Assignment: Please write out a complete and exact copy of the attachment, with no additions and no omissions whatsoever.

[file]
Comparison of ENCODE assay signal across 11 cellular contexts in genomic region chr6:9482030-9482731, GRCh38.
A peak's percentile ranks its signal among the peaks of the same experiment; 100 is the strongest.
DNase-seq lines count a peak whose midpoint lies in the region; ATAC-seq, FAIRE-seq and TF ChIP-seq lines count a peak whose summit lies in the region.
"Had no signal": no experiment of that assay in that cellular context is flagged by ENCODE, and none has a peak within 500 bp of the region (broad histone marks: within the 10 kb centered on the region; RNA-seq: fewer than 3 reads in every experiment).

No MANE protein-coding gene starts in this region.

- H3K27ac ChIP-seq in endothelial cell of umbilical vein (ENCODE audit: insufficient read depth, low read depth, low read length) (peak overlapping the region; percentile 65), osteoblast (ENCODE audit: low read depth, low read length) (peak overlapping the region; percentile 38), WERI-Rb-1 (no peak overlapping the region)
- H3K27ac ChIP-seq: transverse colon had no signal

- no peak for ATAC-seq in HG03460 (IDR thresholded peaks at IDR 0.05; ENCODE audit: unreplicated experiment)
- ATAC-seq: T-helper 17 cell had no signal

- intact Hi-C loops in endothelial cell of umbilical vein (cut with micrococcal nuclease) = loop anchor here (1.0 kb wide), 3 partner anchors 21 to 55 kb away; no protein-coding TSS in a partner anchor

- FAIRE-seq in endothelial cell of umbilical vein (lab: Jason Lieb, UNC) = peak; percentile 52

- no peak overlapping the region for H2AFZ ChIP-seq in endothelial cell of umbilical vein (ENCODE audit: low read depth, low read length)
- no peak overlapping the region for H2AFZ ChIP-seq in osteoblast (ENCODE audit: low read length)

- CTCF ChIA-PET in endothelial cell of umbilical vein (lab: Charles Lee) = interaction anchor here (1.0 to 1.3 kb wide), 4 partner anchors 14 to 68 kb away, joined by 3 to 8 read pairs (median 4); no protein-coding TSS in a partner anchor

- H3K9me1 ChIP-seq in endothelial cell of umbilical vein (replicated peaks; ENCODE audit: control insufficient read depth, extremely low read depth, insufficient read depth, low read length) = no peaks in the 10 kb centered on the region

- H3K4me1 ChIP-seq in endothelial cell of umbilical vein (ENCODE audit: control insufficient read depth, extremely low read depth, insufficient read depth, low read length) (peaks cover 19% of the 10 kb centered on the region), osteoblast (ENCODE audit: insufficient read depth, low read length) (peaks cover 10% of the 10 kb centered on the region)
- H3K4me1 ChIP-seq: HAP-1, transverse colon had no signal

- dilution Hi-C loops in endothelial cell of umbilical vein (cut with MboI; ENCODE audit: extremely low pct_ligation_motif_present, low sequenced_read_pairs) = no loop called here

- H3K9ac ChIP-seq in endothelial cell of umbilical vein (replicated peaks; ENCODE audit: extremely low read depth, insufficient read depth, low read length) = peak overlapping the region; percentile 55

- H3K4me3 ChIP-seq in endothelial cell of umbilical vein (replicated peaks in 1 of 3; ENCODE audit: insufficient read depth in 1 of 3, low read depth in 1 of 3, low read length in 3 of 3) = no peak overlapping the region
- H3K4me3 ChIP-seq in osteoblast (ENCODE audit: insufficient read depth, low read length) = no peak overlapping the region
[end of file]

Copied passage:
Comparison of ENCODE assay signal across 11 cellular contexts in genomic region chr6:9482030-9482731, GRCh38.
A peak's percentile ranks its signal among the peaks of the same experiment; 100 is the strongest.
DNase-seq lines count a peak whose midpoint lies in the region; ATAC-seq, FAIRE-seq and TF ChIP-seq lines count a peak whose summit lies in the region.
"Had no signal": no experiment of that assay in that cellular context is flagged by ENCODE, and none has a peak within 500 bp of the region (broad histone marks: within the 10 kb centered on the region; RNA-seq: fewer than 3 reads in every experiment).

No MANE protein-coding gene starts in this region.

- H3K27ac ChIP-seq in endothelial cell of umbilical vein (ENCODE audit: insufficient read depth, low read depth, low read length) (peak overlapping the region; percentile 65), osteoblast (ENCODE audit: low read depth, low read length) (peak overlapping the region; percentile 38), WERI-Rb-1 (no peak overlapping the region)
- H3K27ac ChIP-seq: transverse colon had no signal

- no peak for ATAC-seq in HG03460 (IDR thresholded peaks at IDR 0.05; ENCODE audit: unreplicated experiment)
- ATAC-seq: T-helper 17 cell had no signal

- intact Hi-C loops in endothelial cell of umbilical vein (cut with micrococcal nuclease) = loop anchor here (1.0 kb wide), 3 partner anchors 21 to 55 kb away; no protein-coding TSS in a partner anchor

- FAIRE-seq in endothelial cell of umbilical vein (lab: Jason Lieb, UNC) = peak; percentile 52

- no peak overlapping the region for H2AFZ ChIP-seq in endothelial cell of umbilical vein (ENCODE audit: low read depth, low read length)
- no peak overlapping the region for H2AFZ ChIP-seq in osteoblast (ENCODE audit: low read length)

- CTCF ChIA-PET in endothelial cell of umbilical vein (lab: Charles Lee) = interaction anchor here (1.0 to 1.3 kb wide), 4 partner anchors 14 to 68 kb away, joined by 3 to 8 read pairs (median 4); no protein-coding TSS in a partner anchor

- H3K9me1 ChIP-seq in endothelial cell of umbilical vein (replicated peaks; ENCODE audit: control insufficient read depth, extremely low read depth, insufficient read depth, low read length) = no peaks in the 10 kb centered on the region

- H3K4me1 ChIP-seq in endothelial cell of umbilical vein (ENCODE audit: control insufficient read depth, extremely low read depth, insufficient read depth, low read length) (peaks cover 19% of the 10 kb centered on the region), osteoblast (ENCODE audit: insufficient read depth, low read length) (peaks cover 10% of the 10 kb centered on the region)
- H3K4me1 ChIP-seq: HAP-1, transverse colon had no signal

- dilution Hi-C loops in endothelial cell of umbilical vein (cut with MboI; ENCODE audit: extremely low pct_ligation_motif_present, low sequenced_read_pairs) = no loop called here

- H3K9ac ChIP-seq in endothelial cell of umbilical vein (replicated peaks; ENCODE audit: extremely low read depth, insufficient read depth, low read length) = peak overlapping the region; percentile 55

- H3K4me3 ChIP-seq in endothelial cell of umbilical vein (replicated peaks in 1 of 3; ENCODE audit: insufficient read depth in 1 of 3, low read depth in 1 of 3, low read length in 3 of 3) = no peak overlapping the region
- H3K4me3 ChIP-seq in osteoblast (ENCODE audit: insufficient read depth, low read length) = no peak overlapping the region